With respect to the sacraments, the Catholic church believes them to be seven, ---baptism, confirmation, penance, the eucharist, holy orders,.extreme unction, and matrimony. Luther confined them to two, baptism, and the eucharist. In opposition to the catholic doctrine of transubstantiation, he contended, that in the sacramental elements, the bread and wine, and the body and blood of Christ, existed together. When the language of the epistle of St. James, was opposed to his doctrine, on the subject of justification, he absolutely denied its authenticity.

This short account of the principal religious tenets; in which the. Lutheran differs from the Catholic church, was necessary; and.will suffice, for the object of the present pages.

* Lutheri Opera, ed. Jenæ, 1561, tom. 6, p. 13; tom. 3, p. 189





AT this time, the throne of England was filled by Henry the eighth. He was zealously attached to the roman-catholic faith ; and the theological opinions of Luther no sooner found their way into his dominions, than they were marked by his indignation. He had been originally designed for the church ; and, on that account, had received an early tincture of scholastic erudition. He particularly venerated the writings of St. Thomas of Aquin. Most historians observe, that his dislike of Luther was much increased by the contemptuous terms, in which the reformer spoke of that voluminous father. The monarch had also a taste for classical learning; and was a warm admirer of pure latinity. He loyed the conversation of literary men. often the subject of their adulation ; and to him, many of them dedicated their works. “ Learning," says Erasmus, “would triumph, if we had such a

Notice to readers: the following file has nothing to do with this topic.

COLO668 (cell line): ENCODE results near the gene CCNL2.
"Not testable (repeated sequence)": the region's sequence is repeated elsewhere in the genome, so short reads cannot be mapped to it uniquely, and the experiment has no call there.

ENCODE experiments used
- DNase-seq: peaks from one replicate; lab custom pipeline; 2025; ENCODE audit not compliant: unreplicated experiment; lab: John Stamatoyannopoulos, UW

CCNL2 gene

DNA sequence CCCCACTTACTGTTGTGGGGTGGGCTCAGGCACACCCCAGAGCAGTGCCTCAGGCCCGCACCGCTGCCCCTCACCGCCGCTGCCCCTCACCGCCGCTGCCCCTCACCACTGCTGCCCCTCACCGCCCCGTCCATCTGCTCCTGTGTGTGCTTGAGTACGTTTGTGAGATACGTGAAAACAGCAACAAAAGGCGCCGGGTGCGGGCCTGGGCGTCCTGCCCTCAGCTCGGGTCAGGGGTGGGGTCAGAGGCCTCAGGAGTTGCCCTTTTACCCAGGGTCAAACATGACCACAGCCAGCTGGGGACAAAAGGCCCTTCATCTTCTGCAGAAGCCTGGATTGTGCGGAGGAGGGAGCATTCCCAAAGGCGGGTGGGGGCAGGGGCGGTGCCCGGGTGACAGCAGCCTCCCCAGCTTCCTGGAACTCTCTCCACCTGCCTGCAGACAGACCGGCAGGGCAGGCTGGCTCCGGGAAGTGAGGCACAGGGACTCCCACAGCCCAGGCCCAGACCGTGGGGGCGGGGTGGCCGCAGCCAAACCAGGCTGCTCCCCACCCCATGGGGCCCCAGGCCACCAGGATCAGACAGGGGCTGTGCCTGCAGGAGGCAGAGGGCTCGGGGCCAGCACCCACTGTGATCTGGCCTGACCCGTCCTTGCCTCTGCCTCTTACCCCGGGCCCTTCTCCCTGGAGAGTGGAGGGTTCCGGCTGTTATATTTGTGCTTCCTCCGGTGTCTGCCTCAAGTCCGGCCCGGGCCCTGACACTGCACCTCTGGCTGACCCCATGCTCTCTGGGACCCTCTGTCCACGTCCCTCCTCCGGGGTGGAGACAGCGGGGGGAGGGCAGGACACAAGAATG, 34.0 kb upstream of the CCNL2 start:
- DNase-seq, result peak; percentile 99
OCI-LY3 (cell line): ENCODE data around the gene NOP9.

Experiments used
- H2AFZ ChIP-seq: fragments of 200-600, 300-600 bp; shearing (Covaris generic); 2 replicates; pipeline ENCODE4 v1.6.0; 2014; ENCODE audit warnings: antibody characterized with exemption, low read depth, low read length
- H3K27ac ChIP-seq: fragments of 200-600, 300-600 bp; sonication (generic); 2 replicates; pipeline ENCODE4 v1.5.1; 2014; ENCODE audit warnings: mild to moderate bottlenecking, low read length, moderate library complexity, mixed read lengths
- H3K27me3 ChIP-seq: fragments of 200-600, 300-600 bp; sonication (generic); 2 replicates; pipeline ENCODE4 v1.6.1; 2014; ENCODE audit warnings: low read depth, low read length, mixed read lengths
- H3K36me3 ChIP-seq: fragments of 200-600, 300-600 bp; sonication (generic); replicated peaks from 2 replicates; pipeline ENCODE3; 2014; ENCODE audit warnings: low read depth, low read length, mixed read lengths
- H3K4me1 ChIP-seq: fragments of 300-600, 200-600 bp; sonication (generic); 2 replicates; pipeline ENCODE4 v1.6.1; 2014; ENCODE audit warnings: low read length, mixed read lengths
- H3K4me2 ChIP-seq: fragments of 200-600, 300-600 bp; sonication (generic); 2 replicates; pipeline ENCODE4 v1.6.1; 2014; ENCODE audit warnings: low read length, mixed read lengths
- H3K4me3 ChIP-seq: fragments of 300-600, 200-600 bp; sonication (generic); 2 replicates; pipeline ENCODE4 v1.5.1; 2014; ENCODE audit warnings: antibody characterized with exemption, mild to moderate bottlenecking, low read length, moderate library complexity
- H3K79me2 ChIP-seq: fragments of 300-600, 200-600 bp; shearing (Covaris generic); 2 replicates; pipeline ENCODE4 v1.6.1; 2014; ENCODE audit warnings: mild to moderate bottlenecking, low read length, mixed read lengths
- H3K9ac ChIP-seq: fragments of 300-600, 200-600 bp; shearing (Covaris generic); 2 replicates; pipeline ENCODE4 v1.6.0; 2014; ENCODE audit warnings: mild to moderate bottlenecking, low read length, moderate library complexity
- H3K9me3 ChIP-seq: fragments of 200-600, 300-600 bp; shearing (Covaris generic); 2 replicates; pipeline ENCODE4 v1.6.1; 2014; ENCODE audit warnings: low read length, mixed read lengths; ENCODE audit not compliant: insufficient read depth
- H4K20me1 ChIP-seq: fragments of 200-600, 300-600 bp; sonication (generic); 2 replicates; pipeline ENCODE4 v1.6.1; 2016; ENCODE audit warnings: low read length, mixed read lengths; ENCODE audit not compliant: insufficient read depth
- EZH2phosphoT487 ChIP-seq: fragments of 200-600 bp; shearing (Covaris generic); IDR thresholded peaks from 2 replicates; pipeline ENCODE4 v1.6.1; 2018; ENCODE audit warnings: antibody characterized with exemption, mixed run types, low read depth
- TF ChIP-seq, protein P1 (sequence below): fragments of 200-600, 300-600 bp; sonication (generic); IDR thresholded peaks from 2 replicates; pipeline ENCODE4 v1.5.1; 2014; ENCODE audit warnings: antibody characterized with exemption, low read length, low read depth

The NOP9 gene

prince at home, as England has. The king is “ not unlearned ; and has a sharp wit. He openly “ protects literature ; and imposes silence upon os brawlers. It is not, therefore, to be wondered

He was


at, that the spirit of authorship should fall upon

the monarch ; or that he should chuse, for his subject, a theological theme.

Cardinal Wolsey, bishop Fisher, and others, are said to have assisted him, in the composition of this work. It was written in Latin, and intitled, Assertio septum Sacramentorum adversus Lutherum ; -- which may be translated, The defence of the Seven Sacraments against Luther. It is particularly opposed to Luther's treatise, De Captivitate Babylonica. It is dedicated to pope Leo the tenth ; and treats, under separate heads, of the eucharist, penance, satisfaction, confirmation, matrimony, holy orders, and extreme unction. It is written with order, and perspicuity; and with such force of argument, that Mr. Collier*, says that “the king had the better of “ the controversy; and was, generally speaking, “the sounder divine ;--superior to his adversary “in the vigour and propriety of his style, the “ force of his reasoning, and learning of his quotations.”_He adds, that “ his manner was not “ altogether unexceptionable; and that he leant « too much on his character; argued in his garter" robes; and wrote, as 'twere, with his sceptre.” It is observable, that the terms, in which Henry expressed himself, respecting the supremacy of the pope, were stronger than sir Thomas More thought it prudent for him to use." I moved the king's “highness," says sir Thomas, in his letter to Cromwell, “ either to leave out that point; or else

* Ecclesiastical History, vol. ii. page 17.